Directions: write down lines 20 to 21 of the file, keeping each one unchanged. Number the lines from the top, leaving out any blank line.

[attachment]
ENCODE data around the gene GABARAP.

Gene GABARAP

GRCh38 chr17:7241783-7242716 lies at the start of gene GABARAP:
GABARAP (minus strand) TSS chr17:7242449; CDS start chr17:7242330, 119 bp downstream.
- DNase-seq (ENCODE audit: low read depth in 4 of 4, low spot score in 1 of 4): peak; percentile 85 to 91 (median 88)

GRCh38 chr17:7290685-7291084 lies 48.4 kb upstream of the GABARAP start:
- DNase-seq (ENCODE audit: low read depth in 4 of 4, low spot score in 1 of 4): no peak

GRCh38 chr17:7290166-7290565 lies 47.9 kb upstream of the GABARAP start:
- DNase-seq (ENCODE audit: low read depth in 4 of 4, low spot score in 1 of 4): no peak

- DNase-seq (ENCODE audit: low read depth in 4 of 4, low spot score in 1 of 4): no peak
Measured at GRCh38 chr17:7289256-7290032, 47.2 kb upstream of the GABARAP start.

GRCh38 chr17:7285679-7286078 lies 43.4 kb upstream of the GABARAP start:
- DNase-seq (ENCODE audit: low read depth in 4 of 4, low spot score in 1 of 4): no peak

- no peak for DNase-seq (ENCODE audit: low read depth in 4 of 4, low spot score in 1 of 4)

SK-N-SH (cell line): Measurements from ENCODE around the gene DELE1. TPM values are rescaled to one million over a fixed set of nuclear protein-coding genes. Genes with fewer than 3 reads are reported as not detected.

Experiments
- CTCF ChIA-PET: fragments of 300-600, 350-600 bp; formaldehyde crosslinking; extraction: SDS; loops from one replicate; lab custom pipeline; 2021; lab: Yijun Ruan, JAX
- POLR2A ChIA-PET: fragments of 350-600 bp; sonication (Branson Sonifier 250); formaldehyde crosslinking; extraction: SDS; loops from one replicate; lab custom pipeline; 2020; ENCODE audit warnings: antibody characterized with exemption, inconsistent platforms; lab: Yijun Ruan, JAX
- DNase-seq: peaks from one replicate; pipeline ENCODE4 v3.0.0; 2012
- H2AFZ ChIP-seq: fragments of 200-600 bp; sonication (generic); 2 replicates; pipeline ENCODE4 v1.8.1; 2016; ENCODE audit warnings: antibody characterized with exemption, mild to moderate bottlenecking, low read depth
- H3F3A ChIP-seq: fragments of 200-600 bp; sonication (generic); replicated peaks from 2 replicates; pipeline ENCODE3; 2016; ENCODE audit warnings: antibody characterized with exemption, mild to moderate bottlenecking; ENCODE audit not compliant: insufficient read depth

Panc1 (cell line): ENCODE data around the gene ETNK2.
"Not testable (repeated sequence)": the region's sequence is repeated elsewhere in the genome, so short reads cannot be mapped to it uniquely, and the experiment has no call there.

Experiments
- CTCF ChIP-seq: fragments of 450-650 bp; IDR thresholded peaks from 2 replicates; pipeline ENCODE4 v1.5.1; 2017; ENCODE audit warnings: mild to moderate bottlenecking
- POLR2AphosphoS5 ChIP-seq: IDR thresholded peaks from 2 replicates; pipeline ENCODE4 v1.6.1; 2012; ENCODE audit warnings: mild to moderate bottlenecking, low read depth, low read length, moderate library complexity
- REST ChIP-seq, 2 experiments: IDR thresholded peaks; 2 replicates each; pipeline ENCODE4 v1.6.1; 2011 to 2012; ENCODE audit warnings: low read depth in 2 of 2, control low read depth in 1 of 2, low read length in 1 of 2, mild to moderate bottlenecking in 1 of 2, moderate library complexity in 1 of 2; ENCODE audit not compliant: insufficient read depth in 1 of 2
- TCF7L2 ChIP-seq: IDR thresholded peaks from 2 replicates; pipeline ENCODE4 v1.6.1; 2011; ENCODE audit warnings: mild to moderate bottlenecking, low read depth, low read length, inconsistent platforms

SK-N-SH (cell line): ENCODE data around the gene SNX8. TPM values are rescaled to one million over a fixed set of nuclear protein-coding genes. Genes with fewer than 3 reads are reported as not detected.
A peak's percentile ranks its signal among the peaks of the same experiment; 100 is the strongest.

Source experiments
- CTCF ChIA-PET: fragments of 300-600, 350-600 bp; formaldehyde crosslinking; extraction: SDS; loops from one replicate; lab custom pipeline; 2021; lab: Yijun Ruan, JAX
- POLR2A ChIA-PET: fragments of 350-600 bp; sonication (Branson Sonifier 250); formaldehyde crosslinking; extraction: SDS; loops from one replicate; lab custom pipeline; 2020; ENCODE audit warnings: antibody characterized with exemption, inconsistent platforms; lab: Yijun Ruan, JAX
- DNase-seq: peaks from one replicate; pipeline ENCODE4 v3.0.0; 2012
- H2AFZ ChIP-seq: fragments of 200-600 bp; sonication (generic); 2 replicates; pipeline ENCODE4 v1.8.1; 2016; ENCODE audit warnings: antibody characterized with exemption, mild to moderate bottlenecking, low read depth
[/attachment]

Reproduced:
- H2AFZ ChIP-seq: fragments of 200-600 bp; sonication (generic); 2 replicates; pipeline ENCODE4 v1.8.1; 2016; ENCODE audit warnings: antibody characterized with exemption, mild to moderate bottlenecking, low read depth
- H3F3A ChIP-seq: fragments of 200-600 bp; sonication (generic); replicated peaks from 2 replicates; pipeline ENCODE3; 2016; ENCODE audit warnings: antibody characterized with exemption, mild to moderate bottlenecking; ENCODE audit not compliant: insufficient read depth